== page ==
At the risk of going out on a limb, most homes will have an Agatha Christie novel buried in a cupboard. With masterful plotting and subtle clues dropping like well-timed grenades, there are few writers who can hold the attention as well. Christie’s style lends itself to stage productions where the narrative can be distilled into key scenes. ‘The Mousetrap’ remains the world’s longest-running play. Every tourist has the show on their ‘to do’ list such is the author’s enduring appeal. Witness for the Prosecution was adapted from a short story by Christie and looks set to join the ‘appointment theatre’ club. Originally staged in 1953 it was eclipsed by the Billy Wilder directed big-screen version. Released four years later the film became a classic featuring Hollywood icons including Charles Laughton, Marlene Dietrich and Tyrone Power. 

County Hall is a magnificent building on London’s South Bank and was formerly home to the Greater London Council. Designed by Ralph Knott in the Edwardian Baroque style, a beautiful chamber emerges as the play’s setting. With an ornate finish in wood and marble, it becomes a perfect stand-in for Court no.1 at the Old Bailey. A subtle, haunting soundtrack kicks in as the lights dim and the story gently unfolds.

Wednesday, 6 April 2022

REVIEW: Anyone Can Whistle at the Southwark Playhouse

How exactly does a gifted composer like Stephen Sondheim follow up three smash hits on Broadway; especially when one of them was West Side Story, a seminal work that set the benchmark for all that followed it? Astronauts that fly to the moon do not even begin to describe the dilemma in which he found himself, as Anyone Can Whistle opened at the Majestic Theatre on Broadway in April 1964. Negative reviews sadly killed the show off after only 9 performances. In the US critics appear all-powerful and the public will take it hook line and sinker. In the UK, audiences are more likely to make up their own minds and see the show before passing judgment. But its stage history since then has been patchy and inconclusive. This new production from The Grey Area and Alex Conder bubbles with confidence and a sureness of touch so typical of a Sondheim musical.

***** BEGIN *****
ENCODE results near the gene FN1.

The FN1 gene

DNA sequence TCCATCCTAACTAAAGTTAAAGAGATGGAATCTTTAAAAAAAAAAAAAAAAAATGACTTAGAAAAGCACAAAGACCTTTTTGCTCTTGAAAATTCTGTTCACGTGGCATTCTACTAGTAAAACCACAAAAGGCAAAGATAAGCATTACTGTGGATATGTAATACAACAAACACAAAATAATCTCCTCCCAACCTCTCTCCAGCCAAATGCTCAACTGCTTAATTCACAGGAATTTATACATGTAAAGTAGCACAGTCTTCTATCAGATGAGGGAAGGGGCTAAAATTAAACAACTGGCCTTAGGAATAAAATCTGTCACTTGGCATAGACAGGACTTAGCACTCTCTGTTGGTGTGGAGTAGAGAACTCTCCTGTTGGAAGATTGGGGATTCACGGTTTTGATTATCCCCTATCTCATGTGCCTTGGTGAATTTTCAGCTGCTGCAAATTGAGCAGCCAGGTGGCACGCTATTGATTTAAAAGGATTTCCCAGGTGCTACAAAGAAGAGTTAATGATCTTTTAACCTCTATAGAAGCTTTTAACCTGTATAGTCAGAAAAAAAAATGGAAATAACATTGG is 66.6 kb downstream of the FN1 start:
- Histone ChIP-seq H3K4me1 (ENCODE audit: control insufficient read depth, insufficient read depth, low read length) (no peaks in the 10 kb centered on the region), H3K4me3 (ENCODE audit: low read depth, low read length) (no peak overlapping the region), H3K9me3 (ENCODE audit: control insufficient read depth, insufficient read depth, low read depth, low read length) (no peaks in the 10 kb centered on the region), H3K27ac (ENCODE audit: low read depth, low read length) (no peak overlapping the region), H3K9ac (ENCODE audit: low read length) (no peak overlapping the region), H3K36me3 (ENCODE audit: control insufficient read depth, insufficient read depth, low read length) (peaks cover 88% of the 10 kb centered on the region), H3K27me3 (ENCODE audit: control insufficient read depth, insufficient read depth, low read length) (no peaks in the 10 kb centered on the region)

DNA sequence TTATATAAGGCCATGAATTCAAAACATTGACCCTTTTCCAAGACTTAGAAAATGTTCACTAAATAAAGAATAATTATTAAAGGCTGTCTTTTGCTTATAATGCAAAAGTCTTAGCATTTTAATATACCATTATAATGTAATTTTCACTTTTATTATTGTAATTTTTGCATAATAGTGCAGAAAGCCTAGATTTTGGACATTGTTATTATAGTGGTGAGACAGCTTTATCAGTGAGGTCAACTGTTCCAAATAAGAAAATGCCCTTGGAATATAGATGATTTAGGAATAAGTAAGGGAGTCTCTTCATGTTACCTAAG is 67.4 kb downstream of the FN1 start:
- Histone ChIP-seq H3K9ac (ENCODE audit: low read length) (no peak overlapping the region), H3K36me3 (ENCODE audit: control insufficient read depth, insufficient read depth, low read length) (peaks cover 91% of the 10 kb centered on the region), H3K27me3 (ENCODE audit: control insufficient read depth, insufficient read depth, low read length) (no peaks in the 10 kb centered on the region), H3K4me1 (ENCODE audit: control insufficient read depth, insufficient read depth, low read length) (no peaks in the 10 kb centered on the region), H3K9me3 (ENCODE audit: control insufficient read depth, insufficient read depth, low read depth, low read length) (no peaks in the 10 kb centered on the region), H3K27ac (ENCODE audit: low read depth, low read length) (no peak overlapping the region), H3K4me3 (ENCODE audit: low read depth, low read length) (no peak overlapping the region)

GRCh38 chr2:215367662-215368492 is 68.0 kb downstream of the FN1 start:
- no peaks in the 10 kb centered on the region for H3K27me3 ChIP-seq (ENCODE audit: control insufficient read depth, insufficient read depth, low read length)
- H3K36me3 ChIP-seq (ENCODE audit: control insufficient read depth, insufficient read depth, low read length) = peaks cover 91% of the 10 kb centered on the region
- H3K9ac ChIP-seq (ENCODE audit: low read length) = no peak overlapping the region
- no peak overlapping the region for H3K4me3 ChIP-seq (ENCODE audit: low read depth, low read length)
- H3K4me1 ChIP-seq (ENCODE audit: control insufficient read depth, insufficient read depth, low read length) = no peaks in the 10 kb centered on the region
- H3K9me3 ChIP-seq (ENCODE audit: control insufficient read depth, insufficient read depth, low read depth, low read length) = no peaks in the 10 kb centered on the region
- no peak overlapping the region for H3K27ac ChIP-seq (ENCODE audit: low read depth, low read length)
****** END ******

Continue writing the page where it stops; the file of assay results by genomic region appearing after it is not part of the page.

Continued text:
Monday, 7 March 2022

REVIEW: After the End at the Theatre Royal Stratford East

With tragic events unfolding in Ukraine, there is something deeply prophetic in this new production of Dennis Kelly’s play depicting a city under nuclear attack. The threat of nuclear warfare has hitherto been confined to the history books; those old enough will recall chilling public information films advising what people should do in the event of an attack. The spectre of a new cold war gives this play a grim resonance, and is a bitter reminder of the parlous state in which civilisation finds itself. So how do two survivors cope in the aftermath; more importantly how do they cope with each other?

Two workmates find themselves in a fallout shelter; it is a morning after the night before of epic proportions. Louise (Amaka Okafor) has a vague memory of being in the pub with Mark (Nick Blood). Gradually their recollections slowly take shape and begin to make more sense. Mark had rescued Louise from the epicentre of the attack and taken refuge in the fallout shelter attached to his flat. They have water, rations, a radio and a camping stove to last two weeks underground, after which they can safely emerge from their incarceration. A shelter with two bunk beds soon loses its charm as the pair gradually get under each other’s skins. Bubbling tensions race to the surface as water-cooler moments in the office begin to take on an entirely new dimension.

Friday, 18 February 2022

REVIEW: Rain and Zoe Save the World at the Jermyn Street Theatre

War, pandemic and terrorism are common distractions for the world’s politicians; it now seems that climate change is creeping towards the top of their ‘to do’ list. Inevitably, it is the youth who lead the way as inheritors of an increasingly bitter harvest. Future generations rely on what is done now and Greta Thunberg has come to symbolise the fight to save the planet. So what happens when two teenage activists set out on a motorcycle journey to join a group of oil protesters on the East Coast of America? That is the premise for this intriguing drama now receiving its premiere at the Jermyn Street Theatre.

Rain (Jordan Benjamin) and Zoe (Mei Henri) are two high school kids from Washington State who share the same sense of adventure. However, Zoe is determined to make a statement and prove her credentials as a climate activist. Rain is hesitant when she suggests they take his motorcycle to the east coast. Duly convinced they both head off on the protest trail. Along the way they learn something about themselves as their personal motivation becomes more obvious. Zoe is driven by the example of her mother, a long-standing activist who has set the benchmark for her daughter. Rain meanwhile is guided by his father's spirit as he struggles to stay on the same wavelength as Zoe. They don't fly under the radar for long as their activities soon become the focus of attention.